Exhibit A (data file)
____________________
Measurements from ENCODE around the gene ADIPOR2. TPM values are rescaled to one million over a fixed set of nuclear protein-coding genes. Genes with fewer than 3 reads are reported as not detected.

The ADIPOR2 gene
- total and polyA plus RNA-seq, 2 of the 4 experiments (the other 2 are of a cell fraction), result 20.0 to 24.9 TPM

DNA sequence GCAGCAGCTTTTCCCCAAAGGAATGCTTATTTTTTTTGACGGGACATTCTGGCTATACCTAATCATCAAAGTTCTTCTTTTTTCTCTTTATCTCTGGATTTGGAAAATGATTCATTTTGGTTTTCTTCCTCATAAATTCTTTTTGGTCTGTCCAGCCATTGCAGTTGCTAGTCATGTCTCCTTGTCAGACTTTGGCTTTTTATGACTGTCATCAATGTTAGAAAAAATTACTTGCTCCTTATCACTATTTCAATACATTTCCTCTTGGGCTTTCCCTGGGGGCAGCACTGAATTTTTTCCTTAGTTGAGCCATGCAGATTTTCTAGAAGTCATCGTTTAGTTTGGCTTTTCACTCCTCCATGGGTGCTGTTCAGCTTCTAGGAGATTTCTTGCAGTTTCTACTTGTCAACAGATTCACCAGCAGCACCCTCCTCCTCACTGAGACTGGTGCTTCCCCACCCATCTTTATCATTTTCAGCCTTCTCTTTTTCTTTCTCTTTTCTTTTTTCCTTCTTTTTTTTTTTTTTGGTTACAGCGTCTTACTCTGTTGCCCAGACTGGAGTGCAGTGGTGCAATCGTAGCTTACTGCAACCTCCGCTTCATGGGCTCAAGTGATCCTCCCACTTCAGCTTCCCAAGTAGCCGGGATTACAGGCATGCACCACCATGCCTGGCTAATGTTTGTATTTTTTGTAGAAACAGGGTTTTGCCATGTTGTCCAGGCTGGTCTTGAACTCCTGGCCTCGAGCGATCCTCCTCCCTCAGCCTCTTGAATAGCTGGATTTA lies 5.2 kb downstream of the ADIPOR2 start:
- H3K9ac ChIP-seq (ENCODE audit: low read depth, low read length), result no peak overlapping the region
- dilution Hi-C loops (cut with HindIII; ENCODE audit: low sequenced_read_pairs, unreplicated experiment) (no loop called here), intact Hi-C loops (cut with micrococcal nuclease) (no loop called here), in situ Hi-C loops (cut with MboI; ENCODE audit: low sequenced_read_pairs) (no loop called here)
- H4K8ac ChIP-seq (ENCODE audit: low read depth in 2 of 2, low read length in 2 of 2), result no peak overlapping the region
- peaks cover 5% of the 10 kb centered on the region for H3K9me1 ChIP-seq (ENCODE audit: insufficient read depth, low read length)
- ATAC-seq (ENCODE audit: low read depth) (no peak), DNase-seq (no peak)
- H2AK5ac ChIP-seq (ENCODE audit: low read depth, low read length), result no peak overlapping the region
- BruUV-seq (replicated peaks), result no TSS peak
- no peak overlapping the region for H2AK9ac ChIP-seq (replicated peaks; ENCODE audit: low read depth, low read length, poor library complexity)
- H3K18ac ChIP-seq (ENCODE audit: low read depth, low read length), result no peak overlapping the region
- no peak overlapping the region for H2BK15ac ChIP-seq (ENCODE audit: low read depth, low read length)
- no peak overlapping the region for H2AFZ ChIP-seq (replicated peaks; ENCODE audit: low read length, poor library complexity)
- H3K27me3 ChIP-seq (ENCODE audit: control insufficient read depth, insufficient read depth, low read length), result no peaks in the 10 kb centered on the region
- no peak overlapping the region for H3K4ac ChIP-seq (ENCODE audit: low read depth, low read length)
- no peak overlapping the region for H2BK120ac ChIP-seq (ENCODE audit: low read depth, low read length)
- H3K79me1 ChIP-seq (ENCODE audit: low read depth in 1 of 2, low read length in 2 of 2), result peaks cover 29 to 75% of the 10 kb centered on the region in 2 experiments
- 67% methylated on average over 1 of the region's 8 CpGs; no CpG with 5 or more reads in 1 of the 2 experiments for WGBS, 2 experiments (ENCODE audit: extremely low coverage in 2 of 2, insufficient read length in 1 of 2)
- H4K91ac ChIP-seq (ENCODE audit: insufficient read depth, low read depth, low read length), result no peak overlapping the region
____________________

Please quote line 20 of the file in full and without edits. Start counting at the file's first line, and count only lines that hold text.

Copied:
- 67% methylated on average over 1 of the region's 8 CpGs; no CpG with 5 or more reads in 1 of the 2 experiments for WGBS, 2 experiments (ENCODE audit: extremely low coverage in 2 of 2, insufficient read length in 1 of 2)